FLAGSTAFF, Ariz. (AP) — Authorities say they have arrested a California man and charged him with starting a 350-acre wildfire burning near downtown Flagstaff that prompted evacuations of homes and a hotel.

Flagstaff city spokeswoman Kimberly Ott says 54-year-old Randall Wayne Nicholson is facing a charge of burning of a wildland, a misdemeanor. Ott says no hometown was listed for him.

Ott says investigators believe Nicholson was camping in the area where the fire started and built a small fire Saturday for either cooking or making coffee. Ott says Nicholson is believed to have dumped hot coals from his campfire underneath an open grill on the ground.

Nicholson is being held on a $2,500 bond.

THIS IS A BREAKING NEWS UPDATE. Check back soon for further information. AP's earlier story is below.

FLAGSTAFF, Ariz. (AP) — Firefighters braced Sunday for windy conditions as they battled a 350-acre wildfire burning near downtown Flagstaff that prompted evacuations of homes and a hotel, officials said.

Crews were able to establish a perimeter around the fire, mop up some hot spots and protect structures overnight, but Coconino County spokeswoman Joanne Keene said fire officials have not declared any part of the blaze contained.

"The winds are expected to pick up and the latest I've heard is about 30 mph so we're concerned about that," she said.

The fire broke out Saturday afternoon near the popular Little America Hotel and sent smoke through parts of the city and caused traffic to back up on Interstate 40. The blaze quickly worked its way up the hill and threatened homes in two neighborhoods.

The hotel was briefly evacuated. Evacuation orders for 170 homes remained in place Sunday and the Fox Glenn Park and a portion of the Flagstaff urban trail were closed Sunday as a precaution, Keene said.

Authorities said no homes or buildings had been burned.

More than a dozen families checked into a temporary shelter at a middle school, American Red Cross spokeswoman Kelli Young said. Sixty animals from the Coconino Humane Society were moved to another shelter north of town.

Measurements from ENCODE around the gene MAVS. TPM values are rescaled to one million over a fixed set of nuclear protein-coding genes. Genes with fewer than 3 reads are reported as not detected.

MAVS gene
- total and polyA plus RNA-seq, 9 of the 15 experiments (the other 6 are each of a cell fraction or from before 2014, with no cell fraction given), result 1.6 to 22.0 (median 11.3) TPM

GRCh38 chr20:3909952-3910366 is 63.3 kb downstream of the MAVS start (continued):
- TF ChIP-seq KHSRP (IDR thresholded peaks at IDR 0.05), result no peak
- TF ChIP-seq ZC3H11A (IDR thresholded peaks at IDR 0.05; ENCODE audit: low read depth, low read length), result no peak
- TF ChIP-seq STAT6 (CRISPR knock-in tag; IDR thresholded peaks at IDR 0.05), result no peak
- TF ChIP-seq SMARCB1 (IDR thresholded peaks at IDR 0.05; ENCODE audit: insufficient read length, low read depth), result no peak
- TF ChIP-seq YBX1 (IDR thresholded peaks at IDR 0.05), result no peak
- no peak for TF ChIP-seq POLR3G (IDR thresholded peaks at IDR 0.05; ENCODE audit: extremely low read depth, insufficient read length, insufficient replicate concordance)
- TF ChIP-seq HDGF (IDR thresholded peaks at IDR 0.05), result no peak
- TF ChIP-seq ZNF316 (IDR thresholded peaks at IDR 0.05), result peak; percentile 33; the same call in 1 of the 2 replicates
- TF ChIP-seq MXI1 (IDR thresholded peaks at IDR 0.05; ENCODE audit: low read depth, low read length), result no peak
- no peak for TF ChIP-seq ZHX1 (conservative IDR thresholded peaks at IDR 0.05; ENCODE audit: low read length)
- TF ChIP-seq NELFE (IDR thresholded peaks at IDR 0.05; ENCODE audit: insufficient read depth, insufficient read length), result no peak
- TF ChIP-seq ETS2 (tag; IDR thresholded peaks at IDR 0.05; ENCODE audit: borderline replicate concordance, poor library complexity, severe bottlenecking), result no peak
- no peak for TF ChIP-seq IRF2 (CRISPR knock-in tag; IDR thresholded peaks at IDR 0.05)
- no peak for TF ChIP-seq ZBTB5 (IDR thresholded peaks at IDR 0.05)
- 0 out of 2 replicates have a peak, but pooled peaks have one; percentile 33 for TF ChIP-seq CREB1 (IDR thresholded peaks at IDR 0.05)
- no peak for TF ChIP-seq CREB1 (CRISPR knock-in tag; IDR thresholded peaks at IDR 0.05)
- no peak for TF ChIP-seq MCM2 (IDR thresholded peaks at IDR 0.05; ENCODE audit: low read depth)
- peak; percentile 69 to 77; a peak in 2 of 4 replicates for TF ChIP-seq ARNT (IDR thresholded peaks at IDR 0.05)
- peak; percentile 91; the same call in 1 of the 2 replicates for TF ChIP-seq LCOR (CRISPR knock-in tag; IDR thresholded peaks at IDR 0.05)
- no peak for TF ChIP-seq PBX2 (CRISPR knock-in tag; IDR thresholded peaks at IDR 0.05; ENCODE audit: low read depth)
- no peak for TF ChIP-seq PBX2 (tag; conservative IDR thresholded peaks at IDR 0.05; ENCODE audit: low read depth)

Authorities questioned a man who started a campfire in the area where the fire is believed to have been started. There was no evidence tying the man to the fire, but police said they haven't ruled him out.

Keene said crews planned to continue building containment lines around the fire Sunday. Heavy tankers and three aircraft were on standby in case ground crews needed help, she said.

"We're watching it and we're hoping for the best," Keene said.

Fires also had crews busy Sunday near Williams, Ariz., and in Colorado and New Mexico.

Rick Ochoa of the National Interagency Fire Center in Idaho said officials had anticipated a much bigger fire season in the northwestern part of the country, but a series of moisture-bearing storms in the region lessened the fire activity at higher elevations. He said the opposite has been true in the Southwest.

"The Southwest had a wet winter and then the spring turned dry. Because we've had all of these storms up in the northwest, that's brought a lot more wind to the Southwest, so the combination of a dry and windy spring has increased the fire potential quite a bit in the Southwest," he said.

Ochoa said Arizona, New Mexico and Colorado will have to be careful over the next month, at least until the monsoon season brings more moisture to the region.